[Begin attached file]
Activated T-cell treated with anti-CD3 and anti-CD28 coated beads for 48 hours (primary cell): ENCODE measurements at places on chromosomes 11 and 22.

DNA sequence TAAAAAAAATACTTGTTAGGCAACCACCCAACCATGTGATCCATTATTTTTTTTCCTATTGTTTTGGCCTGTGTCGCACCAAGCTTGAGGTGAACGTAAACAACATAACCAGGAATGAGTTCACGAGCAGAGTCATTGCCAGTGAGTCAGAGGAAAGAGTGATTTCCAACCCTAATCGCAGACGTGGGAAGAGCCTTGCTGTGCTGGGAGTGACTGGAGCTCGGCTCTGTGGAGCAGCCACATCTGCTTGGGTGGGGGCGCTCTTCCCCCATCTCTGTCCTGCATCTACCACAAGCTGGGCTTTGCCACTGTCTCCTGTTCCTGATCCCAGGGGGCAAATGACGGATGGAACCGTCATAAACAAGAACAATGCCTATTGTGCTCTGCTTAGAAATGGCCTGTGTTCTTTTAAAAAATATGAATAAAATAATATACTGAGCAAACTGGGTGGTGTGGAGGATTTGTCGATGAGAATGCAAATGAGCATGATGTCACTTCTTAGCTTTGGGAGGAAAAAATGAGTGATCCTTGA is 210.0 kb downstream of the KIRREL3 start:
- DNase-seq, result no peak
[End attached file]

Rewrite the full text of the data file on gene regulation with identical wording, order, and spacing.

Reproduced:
Activated T-cell treated with anti-CD3 and anti-CD28 coated beads for 48 hours (primary cell): ENCODE measurements at places on chromosomes 11 and 22.

DNA sequence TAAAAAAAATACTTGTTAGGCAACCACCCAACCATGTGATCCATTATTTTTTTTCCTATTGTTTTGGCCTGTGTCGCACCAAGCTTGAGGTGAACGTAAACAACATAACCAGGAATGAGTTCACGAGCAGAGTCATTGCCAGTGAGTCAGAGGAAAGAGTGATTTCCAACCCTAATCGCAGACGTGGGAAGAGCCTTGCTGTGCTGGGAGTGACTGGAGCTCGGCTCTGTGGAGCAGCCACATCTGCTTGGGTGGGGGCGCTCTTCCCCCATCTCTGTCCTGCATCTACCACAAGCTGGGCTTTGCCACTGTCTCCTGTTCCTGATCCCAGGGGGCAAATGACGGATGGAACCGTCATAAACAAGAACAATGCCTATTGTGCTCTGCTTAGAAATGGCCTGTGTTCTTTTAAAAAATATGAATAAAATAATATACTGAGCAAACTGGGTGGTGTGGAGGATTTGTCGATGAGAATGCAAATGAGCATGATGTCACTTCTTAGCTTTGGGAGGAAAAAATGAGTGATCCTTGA is 210.0 kb downstream of the KIRREL3 start:
- DNase-seq, result no peak